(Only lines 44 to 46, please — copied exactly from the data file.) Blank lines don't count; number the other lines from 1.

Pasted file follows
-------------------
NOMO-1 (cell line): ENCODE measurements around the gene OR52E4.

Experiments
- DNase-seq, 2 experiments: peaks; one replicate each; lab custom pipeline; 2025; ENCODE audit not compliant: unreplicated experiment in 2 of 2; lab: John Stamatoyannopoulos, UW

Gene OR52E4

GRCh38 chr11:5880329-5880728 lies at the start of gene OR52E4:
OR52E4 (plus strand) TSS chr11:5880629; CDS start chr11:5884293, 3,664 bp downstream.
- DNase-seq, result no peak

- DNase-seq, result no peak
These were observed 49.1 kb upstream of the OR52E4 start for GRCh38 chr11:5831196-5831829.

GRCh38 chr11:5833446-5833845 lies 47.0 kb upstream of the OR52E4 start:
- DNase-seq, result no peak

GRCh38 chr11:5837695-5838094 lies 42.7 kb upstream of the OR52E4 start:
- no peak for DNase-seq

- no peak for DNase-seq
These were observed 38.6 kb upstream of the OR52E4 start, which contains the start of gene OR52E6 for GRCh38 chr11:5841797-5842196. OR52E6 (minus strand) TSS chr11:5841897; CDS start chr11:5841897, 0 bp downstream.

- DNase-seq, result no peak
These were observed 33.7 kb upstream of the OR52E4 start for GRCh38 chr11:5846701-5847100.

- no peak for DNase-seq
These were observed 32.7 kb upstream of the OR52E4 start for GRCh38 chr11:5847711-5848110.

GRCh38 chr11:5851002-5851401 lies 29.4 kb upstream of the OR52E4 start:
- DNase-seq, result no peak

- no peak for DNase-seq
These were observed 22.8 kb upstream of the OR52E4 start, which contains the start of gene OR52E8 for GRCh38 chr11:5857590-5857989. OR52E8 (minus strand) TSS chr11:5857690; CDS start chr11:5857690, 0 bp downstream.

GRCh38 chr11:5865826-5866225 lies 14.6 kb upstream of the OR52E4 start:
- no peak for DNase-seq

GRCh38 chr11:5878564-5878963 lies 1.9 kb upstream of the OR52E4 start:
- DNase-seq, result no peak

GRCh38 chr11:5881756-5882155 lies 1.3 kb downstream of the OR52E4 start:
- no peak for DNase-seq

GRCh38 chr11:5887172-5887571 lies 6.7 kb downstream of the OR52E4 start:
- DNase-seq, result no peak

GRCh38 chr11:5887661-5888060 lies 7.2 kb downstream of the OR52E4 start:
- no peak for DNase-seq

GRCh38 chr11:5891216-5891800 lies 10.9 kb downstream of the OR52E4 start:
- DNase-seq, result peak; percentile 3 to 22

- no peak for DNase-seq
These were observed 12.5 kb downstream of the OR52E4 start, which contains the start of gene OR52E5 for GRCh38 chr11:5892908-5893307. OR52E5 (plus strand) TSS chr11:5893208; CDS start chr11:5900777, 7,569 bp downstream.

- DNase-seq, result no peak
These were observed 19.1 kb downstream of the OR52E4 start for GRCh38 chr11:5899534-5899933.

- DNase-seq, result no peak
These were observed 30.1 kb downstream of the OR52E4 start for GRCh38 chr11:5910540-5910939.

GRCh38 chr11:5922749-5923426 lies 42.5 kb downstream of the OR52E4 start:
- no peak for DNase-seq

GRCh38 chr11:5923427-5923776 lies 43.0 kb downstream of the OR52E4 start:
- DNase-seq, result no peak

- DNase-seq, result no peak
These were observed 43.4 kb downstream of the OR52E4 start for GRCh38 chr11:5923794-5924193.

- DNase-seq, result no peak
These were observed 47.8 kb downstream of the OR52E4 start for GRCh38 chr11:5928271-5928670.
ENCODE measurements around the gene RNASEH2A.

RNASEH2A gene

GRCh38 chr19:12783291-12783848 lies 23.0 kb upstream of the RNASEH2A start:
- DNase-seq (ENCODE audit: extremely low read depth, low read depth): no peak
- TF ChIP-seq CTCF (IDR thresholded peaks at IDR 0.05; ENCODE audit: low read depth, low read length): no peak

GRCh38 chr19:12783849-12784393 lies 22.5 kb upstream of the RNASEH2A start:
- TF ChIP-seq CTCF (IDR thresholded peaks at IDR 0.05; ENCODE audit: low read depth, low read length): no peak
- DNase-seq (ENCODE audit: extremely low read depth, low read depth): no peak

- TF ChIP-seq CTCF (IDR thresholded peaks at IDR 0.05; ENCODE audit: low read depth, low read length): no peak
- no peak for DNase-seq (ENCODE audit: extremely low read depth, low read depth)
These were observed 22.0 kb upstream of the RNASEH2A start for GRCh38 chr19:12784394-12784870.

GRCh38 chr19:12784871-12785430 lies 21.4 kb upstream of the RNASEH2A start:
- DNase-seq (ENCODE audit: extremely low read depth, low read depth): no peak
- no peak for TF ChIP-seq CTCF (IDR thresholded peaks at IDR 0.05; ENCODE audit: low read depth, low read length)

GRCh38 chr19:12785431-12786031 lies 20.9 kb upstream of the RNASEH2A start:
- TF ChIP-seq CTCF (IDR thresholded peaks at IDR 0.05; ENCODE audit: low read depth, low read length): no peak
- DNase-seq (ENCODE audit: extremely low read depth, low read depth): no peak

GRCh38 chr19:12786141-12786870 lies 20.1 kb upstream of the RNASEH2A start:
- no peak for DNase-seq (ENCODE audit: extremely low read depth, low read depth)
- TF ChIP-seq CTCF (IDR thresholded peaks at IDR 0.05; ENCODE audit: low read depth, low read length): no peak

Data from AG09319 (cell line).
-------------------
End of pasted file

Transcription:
GRCh38 chr11:5923427-5923776 lies 43.0 kb downstream of the OR52E4 start:
- DNase-seq, result no peak

- DNase-seq, result no peak